Human Activities in Space
During 2016, the International Space Station (ISS) continued to be the primary inhabited space laboratory orbiting the Earth. An international contingent of scientists, engineers, and researchers used the ISS for various microgravity-based experiments.
One ISS program, NASA’s human research One-Year Mission, required astronaut…
The Bigelow Expandable Activity Module (BEAM) was launched to the ISS in April 2016. Bigelow Aerospace contracted with NASA to develop BEAM for $17.8 million in 2013. Originally scheduled for launch to the ISS in 2015, BEAM’s ISS arrival was postponed to 2016 after one of SpaceX’s Falcon 9 space launch vehicles disintegrated during launch in June 2015.
In 2015, the ISS was the only inhabited space station orbiting the Earth. By July 2015, an international cadre of 220 men and women had temporarily lived aboard the ISS as builders, scientists, and explorers since people first entered the station in November 2000. The crew aboard the ISS continued conducting research in a microgravity environment, as well as observing the impacts of long-term habitation in space on the human body during 2015.
Observers noted that China’s Tiangong-1, the only other space station besides the ISS currently in orbit, remained in place in 2014. China was expected to de-orbit Tiangong-1 two years after it launched in September 2011. No crews were launched to the uninhabited module during 2014.
NASA spent $74.4 billion on the International Space Station (ISS) from the launch of the first Russian Zarya module in 1998 until the end of 2013. Nearly half of that amount was spent on space shuttle ISS construction and resupply flights.
While satellites are essentially a platform upon which useful equipment can be mounted, space stations are a fundamentally different kind of asset. Space stations have been envisioned as permanent or semi-permanent bases where astronauts could take advantage of the microgravity and vacuum conditions to research new manufacturing techniques. In addition, space stations were foreseen as rest, refueling, and assembly points for vessels heading beyond Earth’s orbit.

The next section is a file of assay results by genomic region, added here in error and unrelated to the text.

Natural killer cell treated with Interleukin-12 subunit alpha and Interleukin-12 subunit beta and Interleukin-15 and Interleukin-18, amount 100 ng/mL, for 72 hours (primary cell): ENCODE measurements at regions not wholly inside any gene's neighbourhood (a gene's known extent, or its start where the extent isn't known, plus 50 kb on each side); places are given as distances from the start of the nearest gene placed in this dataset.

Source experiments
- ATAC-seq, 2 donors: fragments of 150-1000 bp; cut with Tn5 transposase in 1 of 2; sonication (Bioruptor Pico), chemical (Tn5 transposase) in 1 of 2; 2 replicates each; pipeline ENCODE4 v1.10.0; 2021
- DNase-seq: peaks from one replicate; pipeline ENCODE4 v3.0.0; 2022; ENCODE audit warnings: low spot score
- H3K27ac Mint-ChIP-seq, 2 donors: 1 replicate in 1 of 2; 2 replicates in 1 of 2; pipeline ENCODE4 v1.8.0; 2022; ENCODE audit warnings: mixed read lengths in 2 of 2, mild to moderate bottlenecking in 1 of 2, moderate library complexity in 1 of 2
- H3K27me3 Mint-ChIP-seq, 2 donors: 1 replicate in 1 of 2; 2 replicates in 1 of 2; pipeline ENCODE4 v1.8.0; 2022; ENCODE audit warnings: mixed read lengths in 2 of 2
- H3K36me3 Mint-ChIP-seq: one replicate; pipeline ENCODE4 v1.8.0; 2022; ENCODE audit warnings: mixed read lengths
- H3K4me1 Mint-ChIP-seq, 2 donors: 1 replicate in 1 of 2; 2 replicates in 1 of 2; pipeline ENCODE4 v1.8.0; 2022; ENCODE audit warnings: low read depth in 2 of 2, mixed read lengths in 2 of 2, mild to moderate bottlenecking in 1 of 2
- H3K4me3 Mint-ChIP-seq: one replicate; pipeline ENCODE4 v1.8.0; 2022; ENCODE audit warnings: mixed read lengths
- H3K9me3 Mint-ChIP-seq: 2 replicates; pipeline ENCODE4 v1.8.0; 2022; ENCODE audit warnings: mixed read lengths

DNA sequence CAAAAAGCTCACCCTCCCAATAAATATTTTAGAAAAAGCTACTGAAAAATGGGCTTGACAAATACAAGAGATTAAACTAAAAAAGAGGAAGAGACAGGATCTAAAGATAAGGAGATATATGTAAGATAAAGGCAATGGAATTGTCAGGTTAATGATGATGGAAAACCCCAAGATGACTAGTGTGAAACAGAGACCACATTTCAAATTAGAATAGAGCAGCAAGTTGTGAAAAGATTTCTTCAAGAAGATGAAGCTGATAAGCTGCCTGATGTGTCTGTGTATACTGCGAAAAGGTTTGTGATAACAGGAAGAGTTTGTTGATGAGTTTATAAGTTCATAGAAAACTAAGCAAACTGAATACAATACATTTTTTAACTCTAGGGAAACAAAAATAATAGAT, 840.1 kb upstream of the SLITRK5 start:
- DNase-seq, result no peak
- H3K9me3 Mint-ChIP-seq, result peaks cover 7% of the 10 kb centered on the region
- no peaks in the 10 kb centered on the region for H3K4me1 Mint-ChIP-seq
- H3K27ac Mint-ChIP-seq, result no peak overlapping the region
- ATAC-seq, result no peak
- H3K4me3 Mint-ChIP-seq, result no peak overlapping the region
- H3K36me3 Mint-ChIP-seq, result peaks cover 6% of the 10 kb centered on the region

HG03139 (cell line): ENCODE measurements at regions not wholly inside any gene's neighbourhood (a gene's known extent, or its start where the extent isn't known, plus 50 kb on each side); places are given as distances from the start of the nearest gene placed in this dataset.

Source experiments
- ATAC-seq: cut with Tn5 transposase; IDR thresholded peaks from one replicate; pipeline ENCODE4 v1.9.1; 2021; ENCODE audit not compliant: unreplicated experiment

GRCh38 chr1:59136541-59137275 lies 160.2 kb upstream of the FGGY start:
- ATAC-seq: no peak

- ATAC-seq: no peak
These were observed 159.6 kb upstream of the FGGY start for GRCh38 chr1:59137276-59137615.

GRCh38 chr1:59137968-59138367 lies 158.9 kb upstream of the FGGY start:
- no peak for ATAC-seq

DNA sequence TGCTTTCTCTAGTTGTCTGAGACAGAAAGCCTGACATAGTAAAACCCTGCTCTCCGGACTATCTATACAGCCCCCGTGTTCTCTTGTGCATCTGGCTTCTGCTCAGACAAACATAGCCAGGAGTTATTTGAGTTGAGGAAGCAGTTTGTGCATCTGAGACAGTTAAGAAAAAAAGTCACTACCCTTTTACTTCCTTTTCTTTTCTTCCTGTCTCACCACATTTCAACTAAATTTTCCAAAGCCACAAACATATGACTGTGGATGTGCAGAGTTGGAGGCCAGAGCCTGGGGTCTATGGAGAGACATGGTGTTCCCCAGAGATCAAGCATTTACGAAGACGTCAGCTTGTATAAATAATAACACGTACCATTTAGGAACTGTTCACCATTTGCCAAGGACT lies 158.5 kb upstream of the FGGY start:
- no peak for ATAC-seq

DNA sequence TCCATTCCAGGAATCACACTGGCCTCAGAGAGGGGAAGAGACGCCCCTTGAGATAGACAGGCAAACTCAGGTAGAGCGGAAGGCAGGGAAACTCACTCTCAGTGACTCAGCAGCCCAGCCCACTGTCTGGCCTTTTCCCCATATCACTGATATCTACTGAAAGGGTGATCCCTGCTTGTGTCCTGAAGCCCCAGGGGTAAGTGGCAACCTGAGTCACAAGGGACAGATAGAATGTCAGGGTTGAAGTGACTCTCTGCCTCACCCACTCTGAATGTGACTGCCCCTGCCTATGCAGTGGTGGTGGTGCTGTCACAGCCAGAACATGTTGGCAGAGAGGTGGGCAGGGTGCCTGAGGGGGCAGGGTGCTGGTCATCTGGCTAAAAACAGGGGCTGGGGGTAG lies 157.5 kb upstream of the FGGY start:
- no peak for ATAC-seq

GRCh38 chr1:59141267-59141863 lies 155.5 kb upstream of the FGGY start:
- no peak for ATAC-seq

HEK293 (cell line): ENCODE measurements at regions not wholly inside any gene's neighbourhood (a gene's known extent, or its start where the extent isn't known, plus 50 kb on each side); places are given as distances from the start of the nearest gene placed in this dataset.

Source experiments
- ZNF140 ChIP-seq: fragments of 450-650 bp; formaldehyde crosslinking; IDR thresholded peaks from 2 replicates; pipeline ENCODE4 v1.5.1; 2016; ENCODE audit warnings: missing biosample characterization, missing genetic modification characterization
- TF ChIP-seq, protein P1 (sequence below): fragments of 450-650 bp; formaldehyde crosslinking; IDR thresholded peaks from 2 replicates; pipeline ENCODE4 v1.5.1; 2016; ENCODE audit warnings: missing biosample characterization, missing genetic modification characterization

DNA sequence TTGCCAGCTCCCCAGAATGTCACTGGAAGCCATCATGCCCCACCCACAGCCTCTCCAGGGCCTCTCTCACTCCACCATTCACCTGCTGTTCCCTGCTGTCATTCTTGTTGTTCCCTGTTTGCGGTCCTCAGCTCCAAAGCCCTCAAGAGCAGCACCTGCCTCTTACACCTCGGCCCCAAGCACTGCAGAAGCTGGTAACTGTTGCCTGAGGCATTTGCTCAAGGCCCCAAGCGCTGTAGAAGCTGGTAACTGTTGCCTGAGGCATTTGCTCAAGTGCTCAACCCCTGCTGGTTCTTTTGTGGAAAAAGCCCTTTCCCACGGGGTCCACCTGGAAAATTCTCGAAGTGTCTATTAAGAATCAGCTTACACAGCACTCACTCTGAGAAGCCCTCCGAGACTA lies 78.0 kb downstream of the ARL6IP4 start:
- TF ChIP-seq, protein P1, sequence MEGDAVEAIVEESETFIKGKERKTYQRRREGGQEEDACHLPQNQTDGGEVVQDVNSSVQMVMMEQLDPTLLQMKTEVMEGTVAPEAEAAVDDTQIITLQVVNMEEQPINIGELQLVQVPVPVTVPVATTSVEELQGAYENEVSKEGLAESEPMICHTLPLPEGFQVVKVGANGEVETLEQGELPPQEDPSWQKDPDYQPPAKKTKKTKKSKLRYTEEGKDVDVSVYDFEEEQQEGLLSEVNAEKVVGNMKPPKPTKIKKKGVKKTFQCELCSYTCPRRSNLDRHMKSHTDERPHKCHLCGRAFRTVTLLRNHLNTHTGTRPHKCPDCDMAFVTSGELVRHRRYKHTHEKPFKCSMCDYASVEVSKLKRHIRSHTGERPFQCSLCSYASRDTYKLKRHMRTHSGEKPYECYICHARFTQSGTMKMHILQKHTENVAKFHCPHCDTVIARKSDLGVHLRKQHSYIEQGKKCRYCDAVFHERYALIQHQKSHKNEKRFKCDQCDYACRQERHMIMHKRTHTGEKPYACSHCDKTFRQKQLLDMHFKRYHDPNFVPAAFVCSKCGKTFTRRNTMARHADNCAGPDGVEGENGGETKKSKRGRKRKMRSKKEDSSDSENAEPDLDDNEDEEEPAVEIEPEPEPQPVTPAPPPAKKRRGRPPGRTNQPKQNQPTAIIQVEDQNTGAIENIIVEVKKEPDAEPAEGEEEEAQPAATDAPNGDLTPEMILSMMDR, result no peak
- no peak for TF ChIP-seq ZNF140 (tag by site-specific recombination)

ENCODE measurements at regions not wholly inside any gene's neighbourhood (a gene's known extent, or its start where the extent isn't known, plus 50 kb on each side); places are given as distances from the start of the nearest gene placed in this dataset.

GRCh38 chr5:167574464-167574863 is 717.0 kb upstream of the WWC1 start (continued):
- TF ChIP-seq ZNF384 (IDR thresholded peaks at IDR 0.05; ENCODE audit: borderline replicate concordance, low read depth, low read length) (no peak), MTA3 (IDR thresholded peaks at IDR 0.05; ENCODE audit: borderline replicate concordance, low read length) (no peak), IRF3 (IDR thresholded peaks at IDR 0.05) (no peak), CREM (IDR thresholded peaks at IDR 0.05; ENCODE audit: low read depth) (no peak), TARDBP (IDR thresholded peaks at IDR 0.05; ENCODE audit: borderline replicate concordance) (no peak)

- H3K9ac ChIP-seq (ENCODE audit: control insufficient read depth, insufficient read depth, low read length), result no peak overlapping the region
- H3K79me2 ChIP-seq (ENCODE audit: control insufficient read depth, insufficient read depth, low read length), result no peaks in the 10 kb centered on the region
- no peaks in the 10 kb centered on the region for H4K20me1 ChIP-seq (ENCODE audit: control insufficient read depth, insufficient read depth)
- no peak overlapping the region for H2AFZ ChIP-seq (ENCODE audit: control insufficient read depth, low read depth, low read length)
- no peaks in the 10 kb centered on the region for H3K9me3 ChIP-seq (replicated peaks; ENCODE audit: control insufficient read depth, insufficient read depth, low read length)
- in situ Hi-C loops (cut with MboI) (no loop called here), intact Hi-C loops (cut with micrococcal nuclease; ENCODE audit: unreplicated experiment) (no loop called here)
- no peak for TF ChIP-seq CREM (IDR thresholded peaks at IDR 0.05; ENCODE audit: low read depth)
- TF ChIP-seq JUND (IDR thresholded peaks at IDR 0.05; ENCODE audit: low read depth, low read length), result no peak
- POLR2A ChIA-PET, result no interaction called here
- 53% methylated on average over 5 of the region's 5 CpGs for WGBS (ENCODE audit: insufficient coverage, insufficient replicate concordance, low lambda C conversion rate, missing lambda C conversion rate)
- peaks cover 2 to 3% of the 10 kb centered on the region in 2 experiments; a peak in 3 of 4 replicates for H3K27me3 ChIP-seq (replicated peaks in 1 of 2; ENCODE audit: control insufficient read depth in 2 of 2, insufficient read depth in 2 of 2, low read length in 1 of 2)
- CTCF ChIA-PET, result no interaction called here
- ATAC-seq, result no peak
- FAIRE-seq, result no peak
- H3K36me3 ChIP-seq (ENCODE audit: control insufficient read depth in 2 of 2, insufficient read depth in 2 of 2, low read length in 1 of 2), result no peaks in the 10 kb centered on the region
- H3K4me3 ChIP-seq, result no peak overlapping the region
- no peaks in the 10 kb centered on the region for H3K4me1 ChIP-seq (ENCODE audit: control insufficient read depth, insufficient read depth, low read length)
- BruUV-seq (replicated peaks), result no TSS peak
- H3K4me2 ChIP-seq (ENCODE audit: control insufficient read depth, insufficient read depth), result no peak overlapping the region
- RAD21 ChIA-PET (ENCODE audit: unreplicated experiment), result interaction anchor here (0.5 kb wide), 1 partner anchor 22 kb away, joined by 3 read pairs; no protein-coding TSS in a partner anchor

Another operational space station is the Chinese Tiangong-1. Launched in late 2011, Tiangong-1 is a prototype space station that is being used to develop technologies and techniques necessary for China to move on to a larger, permanently occupied space station in the future. Tiangong-1 was first occupied in June 2012.
In addition to the ISS and Chinese space station, a private U.S. company and Russia are planning on launching their own space stations. Both projects are still in the planning stages, utilizing technology and experience derived from their predecessors.
The first module of the ISS, the Russian Zarya module, was launched in late 1998 and the station became home to its first permanent crew in 2000. With the subsequent installation of major structural components and sections, the ISS reached its “core complete” configuration in 2011. New equipment, modules, and experimental platforms are regularly, a process expected to last until 2015.